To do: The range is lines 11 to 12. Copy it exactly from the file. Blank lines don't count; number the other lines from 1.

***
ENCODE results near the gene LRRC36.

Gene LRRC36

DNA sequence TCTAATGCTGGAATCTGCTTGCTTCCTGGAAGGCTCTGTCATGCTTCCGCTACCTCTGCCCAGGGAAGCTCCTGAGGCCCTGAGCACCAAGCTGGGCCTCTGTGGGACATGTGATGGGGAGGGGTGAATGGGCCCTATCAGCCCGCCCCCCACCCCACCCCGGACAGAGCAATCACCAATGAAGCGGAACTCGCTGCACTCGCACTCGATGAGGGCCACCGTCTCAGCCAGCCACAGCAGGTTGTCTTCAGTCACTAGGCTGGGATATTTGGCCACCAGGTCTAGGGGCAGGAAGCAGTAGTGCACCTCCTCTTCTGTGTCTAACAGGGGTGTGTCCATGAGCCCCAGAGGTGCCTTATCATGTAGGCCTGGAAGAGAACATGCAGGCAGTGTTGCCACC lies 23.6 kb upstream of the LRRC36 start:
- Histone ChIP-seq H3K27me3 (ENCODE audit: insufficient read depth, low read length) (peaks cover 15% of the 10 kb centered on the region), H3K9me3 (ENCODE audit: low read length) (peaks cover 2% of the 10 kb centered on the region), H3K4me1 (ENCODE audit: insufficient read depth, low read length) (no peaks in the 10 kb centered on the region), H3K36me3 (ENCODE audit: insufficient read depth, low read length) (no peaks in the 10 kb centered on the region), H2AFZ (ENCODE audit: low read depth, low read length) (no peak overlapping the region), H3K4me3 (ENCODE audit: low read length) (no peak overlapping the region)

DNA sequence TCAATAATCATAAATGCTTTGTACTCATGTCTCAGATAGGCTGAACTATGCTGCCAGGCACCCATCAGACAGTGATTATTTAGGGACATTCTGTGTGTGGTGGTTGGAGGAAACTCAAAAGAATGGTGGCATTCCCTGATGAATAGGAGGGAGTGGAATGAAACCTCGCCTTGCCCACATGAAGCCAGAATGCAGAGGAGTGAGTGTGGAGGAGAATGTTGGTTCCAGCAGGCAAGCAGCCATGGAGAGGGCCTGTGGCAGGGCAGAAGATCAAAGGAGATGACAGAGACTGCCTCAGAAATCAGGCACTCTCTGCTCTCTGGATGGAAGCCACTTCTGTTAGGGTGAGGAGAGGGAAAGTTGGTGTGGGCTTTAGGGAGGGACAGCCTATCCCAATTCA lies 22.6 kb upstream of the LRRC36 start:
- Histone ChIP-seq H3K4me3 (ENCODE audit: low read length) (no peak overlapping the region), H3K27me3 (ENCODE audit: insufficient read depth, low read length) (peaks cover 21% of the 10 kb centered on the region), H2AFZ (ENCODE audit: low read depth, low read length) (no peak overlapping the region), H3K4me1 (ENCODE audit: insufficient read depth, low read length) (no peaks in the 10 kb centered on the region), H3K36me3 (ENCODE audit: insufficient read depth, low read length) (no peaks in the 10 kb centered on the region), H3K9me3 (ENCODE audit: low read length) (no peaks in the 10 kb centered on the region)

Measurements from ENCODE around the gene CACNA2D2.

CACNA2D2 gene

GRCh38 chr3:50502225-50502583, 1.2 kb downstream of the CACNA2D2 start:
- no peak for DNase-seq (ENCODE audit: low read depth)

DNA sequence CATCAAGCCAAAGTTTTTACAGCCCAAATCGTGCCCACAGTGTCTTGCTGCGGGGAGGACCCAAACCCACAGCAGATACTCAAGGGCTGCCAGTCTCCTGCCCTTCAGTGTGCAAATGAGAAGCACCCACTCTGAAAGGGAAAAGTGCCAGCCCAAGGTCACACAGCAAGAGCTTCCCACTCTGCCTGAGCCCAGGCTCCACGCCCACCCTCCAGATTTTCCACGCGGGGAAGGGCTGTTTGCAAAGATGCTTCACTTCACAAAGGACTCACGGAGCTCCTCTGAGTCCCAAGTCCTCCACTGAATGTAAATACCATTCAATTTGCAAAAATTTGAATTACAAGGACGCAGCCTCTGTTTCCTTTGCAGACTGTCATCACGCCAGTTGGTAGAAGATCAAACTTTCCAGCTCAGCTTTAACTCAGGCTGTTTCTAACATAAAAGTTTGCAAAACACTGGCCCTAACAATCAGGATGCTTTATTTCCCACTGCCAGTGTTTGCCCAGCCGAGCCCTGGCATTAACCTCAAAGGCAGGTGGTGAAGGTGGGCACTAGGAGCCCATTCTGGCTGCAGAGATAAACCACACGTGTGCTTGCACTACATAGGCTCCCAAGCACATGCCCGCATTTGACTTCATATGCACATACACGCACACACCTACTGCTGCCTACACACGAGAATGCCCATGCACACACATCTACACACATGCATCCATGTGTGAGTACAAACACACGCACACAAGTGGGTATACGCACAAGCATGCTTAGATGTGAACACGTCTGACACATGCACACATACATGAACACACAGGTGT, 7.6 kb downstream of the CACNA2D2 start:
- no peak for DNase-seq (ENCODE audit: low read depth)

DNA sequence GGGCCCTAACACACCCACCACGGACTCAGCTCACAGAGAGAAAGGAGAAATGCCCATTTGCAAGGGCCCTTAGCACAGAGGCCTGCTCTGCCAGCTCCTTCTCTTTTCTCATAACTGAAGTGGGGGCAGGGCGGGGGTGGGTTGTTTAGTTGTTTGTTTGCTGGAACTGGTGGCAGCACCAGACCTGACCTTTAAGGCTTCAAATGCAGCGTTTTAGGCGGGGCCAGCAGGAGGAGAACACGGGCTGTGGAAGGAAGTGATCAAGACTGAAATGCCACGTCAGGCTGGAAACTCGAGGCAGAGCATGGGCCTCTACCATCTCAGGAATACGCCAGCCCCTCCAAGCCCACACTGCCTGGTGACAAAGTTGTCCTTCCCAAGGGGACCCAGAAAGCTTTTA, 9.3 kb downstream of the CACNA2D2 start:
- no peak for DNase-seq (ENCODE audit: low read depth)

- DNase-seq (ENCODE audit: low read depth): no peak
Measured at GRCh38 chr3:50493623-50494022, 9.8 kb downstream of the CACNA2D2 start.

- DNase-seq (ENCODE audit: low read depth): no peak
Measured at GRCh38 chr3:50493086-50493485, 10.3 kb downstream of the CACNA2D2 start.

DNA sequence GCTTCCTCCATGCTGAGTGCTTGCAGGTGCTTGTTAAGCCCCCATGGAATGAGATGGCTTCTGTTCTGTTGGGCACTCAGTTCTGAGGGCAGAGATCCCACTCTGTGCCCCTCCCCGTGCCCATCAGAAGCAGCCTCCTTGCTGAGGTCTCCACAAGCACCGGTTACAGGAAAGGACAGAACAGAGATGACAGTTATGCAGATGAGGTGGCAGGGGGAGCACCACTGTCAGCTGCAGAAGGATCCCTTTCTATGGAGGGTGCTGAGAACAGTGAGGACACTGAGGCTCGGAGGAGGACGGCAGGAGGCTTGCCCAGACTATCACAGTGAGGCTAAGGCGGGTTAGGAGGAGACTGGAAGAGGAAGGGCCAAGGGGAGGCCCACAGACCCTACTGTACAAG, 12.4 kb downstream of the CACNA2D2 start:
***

DNA sequence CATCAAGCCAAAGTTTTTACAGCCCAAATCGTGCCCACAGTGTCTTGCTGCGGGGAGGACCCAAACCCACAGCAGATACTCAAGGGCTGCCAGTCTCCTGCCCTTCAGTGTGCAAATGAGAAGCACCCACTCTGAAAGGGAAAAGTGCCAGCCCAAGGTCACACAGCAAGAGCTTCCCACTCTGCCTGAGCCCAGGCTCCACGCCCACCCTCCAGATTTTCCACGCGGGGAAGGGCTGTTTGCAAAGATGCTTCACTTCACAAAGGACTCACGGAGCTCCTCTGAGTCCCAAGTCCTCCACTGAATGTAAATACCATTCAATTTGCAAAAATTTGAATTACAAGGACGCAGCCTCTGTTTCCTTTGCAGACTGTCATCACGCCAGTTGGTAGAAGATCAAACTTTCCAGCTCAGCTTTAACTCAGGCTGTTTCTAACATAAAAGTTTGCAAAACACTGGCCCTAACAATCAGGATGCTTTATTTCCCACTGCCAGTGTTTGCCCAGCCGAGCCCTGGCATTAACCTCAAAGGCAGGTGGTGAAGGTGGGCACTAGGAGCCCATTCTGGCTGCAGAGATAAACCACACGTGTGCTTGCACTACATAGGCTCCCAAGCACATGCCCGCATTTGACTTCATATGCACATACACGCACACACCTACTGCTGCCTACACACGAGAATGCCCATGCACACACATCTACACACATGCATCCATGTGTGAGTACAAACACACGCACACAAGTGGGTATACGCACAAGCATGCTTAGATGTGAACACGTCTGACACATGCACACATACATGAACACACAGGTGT, 7.6 kb downstream of the CACNA2D2 start:
- no peak for DNase-seq (ENCODE audit: low read depth)